Take a sneak peek inside Orange County's traffic control center

Meet the workers behind the traffic lights

By Carolina Cardona - Reporter

ORANGE COUNTY, Fla. - A team of six employees at the Orange County Traffic Management Control Center are the eyes behind the lights. With the help of about 130 cameras across the county, they monitor everything on the roads in real time.

"We see a lot of things going on in the streets, a lot of accidents obviously, after it happens," Franklin Pulla, senior traffic engineer operator, said.

The department also maintains all county school zone flashing lights. When drivers are faced with rush hour traffic, traffic managemnt tries to make the drivers' commutes easier, allowing them to see less red and more green.

Hazem El-Assar, chief engineer for Orange County Traffic Management Center, said the timing is based on speed limit.

"So if you drive the speed limit, you should be able to get as many green lights as possible," El-Assar said.

The control room is able to make changes and fix problems without the need for an outside source.

"We can change the timing from here. We can troubleshoot. So instead of sending technicians out for each and every call we get, we can monitor traffic conditions remotely from here and respond based on observations instantly," El-Assar said. 

As for the reason as to why traffic lights might sometimes take longer to change, the department said it depends on the situation.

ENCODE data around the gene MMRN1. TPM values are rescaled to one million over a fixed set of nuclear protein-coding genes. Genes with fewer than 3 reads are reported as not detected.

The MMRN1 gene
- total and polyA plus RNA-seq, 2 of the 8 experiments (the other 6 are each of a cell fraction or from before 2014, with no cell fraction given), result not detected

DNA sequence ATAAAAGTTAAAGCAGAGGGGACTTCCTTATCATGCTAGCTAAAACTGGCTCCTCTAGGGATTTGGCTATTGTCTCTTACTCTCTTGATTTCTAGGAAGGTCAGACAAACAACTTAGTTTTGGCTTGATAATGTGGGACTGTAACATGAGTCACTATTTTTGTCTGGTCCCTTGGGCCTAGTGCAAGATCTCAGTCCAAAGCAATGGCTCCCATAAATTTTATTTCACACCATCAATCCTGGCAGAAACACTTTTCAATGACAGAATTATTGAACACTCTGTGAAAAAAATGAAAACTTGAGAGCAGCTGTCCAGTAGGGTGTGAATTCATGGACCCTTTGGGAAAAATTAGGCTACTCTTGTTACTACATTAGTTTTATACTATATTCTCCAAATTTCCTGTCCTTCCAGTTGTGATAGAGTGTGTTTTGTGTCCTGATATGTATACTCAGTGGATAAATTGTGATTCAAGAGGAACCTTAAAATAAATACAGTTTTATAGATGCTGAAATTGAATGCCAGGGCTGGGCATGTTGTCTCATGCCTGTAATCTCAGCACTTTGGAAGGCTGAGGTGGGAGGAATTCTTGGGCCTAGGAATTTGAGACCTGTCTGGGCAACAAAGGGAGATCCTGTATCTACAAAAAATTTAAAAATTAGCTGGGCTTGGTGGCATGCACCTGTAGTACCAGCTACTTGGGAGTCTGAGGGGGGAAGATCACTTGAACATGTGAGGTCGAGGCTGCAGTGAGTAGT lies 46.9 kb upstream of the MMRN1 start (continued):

"It depends on the time of day, the amount of traffic using the intersection. In rush hour it becomes more challenging because we have to serve the side streets as well," El-Assar said. "And when the side streets are congested you can't take away time from them to give to the main street. So sometimes you have to wait more than one cycle to go through those major intersections."

El-Assar tells News 6 that outside factors can also play a role in how long you find yourself waiting at a stop light. 

"Most of the time an emergency vehicle will come and we trigger a preemption and it stops directions so that they can proceed forward," Pulla said. "This is usually what happens when people say: 'Oh, I'm stuck in the light for two or three cycles and it's because we're giving priority to the emergency vehicles.'"

Orange County Traffic Management Center receives about 1,800 phone calls a year from residents.

The most common complaint is why a traffic light takes long to turn green. 

For concerns and questions, you can dial 311. 

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